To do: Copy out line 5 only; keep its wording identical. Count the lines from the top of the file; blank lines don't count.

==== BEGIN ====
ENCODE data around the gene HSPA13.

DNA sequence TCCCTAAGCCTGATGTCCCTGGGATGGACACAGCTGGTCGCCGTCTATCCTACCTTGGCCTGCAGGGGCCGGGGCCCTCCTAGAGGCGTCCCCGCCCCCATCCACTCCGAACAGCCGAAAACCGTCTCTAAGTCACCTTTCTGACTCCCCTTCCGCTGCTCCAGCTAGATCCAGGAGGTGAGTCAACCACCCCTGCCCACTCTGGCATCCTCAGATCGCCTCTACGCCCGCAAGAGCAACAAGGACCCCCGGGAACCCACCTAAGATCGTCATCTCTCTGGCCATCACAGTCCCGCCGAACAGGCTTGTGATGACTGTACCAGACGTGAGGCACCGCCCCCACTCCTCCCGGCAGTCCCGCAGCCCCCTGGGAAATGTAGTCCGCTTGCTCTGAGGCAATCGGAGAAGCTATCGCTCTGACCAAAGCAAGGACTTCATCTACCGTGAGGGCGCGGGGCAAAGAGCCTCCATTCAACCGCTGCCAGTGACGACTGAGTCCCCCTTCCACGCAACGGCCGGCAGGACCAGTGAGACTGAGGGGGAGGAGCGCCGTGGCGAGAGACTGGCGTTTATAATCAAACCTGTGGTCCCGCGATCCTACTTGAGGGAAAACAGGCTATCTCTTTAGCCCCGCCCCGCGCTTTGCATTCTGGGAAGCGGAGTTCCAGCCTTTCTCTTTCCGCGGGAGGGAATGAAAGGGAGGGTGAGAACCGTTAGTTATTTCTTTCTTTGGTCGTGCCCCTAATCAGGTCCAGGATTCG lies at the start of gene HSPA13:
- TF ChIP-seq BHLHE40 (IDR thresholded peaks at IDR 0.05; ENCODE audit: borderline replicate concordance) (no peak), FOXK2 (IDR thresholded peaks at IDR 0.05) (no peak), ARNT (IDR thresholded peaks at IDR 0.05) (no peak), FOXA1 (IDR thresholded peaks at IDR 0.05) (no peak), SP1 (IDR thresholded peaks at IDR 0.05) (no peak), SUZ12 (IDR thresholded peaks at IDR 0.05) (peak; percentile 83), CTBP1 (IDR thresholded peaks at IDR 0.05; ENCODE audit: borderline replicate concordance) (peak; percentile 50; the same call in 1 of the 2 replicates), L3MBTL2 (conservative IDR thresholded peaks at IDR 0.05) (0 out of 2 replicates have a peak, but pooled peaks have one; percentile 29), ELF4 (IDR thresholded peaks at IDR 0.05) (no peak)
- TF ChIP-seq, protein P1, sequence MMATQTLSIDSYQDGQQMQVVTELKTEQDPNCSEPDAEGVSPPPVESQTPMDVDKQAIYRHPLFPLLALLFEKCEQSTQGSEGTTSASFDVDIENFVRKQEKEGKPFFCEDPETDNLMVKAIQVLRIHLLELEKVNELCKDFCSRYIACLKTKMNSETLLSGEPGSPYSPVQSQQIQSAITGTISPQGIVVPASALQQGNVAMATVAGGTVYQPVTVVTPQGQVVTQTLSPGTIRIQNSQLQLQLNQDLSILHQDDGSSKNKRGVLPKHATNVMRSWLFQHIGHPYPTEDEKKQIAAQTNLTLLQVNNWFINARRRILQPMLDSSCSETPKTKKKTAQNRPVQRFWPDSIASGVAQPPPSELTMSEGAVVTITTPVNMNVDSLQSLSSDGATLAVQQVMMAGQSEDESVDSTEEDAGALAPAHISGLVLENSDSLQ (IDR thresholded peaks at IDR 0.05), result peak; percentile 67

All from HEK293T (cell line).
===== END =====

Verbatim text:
All from HEK293T (cell line).